Sir John Easthope

said, that possibly there was no Member of the House who was more deeply impressed with the suffering of his constituents, or more anxious to consult every species of economy than himself. Representing constituents who were suffering under distress that would defy description, he felt it his duty to take a line of rigid economy; but he might safely say for those constituents, piercing as was their misery, that they would discard such paltry economy as this. It was not by rendering less efficient the courts of justice, or by excluding from the judicial bench individuals of high talent, that distress such as theirs was to be remedied. Their real complaint was that they were not allowed the free use of their industry, that they were under a species of taxation which aggravated their sufferings, which, whilst it conferred no benefit on the State, pressed heavily on their daily bread. He (Sir John Easthope) would be no party to an economy which, doing no good to the country, might do much damage to the administration of justice. But he did most sincerely deplore, when they talked of economy, that they did not go to that grand source of the distresses of the people, which was viewed throughout the country with the greatest possible dismay.

House divided on the question that 3,500l. stand part of the resolution—Ayes 150; Noes 36: Majority 114.

List of the AYES.
Acland, T. D. Emlyn, Viscount
Acton, Colonel Escott, B.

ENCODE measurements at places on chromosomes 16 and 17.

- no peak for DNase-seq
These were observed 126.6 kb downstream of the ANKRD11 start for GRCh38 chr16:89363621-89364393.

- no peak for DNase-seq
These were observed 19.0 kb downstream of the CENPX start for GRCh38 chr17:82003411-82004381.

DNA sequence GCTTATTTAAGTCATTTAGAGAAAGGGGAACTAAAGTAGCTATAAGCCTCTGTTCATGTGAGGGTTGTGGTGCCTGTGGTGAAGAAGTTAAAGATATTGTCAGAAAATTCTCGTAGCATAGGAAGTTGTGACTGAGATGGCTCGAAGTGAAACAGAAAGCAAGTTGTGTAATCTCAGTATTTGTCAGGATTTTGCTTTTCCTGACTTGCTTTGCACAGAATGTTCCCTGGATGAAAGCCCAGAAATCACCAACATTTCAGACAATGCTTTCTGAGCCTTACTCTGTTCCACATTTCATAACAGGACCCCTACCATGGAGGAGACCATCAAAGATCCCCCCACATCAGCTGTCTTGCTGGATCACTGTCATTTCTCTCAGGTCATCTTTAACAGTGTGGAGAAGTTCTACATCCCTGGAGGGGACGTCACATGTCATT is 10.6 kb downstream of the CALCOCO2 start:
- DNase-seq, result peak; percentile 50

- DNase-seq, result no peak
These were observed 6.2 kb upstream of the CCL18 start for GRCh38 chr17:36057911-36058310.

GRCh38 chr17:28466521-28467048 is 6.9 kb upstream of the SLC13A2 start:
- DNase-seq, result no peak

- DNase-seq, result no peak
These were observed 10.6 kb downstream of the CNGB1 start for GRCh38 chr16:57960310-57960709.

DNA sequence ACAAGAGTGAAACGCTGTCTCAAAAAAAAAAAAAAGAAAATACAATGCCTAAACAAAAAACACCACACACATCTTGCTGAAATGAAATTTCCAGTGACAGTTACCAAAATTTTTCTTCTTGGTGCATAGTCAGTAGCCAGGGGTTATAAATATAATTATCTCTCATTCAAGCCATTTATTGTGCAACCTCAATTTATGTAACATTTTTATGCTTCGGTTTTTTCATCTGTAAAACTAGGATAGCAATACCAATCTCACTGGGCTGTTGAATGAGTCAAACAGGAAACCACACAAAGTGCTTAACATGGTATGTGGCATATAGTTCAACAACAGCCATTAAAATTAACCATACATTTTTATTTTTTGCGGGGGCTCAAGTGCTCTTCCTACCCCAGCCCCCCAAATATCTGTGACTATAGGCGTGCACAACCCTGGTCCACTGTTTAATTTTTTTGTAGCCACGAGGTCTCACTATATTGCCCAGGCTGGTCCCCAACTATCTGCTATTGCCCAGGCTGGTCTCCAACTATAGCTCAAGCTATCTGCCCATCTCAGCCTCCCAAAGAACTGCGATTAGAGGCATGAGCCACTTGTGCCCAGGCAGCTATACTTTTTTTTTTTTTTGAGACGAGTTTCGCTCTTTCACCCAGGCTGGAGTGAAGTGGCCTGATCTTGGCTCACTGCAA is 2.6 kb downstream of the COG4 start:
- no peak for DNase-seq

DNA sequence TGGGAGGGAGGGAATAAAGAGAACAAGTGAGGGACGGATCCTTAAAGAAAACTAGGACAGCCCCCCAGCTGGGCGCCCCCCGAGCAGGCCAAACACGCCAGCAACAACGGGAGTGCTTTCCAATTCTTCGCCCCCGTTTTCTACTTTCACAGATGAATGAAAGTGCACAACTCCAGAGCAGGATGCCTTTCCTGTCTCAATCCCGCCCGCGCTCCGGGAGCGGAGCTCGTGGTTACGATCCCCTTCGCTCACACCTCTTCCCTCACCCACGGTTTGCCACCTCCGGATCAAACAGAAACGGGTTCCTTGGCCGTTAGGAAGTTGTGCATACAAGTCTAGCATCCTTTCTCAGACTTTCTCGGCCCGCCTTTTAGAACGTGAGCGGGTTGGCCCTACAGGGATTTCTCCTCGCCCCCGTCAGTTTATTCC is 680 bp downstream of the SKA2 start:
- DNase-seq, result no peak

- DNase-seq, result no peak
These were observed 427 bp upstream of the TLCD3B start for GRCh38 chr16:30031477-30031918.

Adderley, C. B. Fellowes, E.
Aldam, W. Ferrand, W. B.
Allix, J. P. Fitzroy, Captain
Antrobus, E. Fleming, J. W.
Arbuthnot, hon. H. Follett, Sir W.W.
Ashley, Lord Forester, hn. G. C W.
Baillie, Colonel Forman, T. S.
Baird, W. Fox, C. R.
Baldwin, C. B. Fuller, A. E.
Barrington, Viscount Gordon, hon. Captain
Baskerville, T. B. M. Gore, M.
Beckett, W. Goulburn, rt. hn. H.
Boresford, Major Graham, rt. hn. Sir J.
Boldero, H. G. Grant, Sir A. C.
Borthwick, P. Greenall, P.
Botfield, B. Greene, T.
Broadley, H. Grey, rt. hn. Sir G.
Brooke, Sir A. B. Grimsditch, T.
Browne, hon. W. Grogan, E.
Brownrigg, J. S. Harcourt, G. G.
Bruce, Lord E. Hardinge, rt. hn. Sir H.
Bruce, Lord Hardy, J.
Buck, L. W. Harford, S.
Campbell, A. Henley, J. W.
Canning, rt. hn. Sir S. Henniker, Lord
Chetwode, Sir J. Herbert, hon. S.
Clements, Viscount Hodgson, R.
Clerk, Sir G. Hollond, R.
Cole, hn. A. H. Hope, hon. C.
Collet, W. R. Hornby, J.
Colville, C. R. Hoskins, K.
Coote, Sir C. H. Hughes, W. B.
Cowper, hon. W. F. Irton, S.
Cresswell, C. Irving, J.
Crosse, T. B. Jermyn, Earl
Dawnay, hn. W. H. Johnson, W. G.
Dawson, hn. T. V. Jolliffe, Sir W. G. H.
Douglas, Sir C E. Jones, Captain
Duncombe, hn. O. Kemble, H.
Easthope, Sir J. Kerrison, Sir E.
Egrington, Viscount Knatchbull, right hon. Sir E.
Egerton, W. T.
Elphinstone, H. Larpent, Sir G. de H.

Resolution agreed to.—Committee on the Administration of Justice Bill instructed to incorporate it with that bill.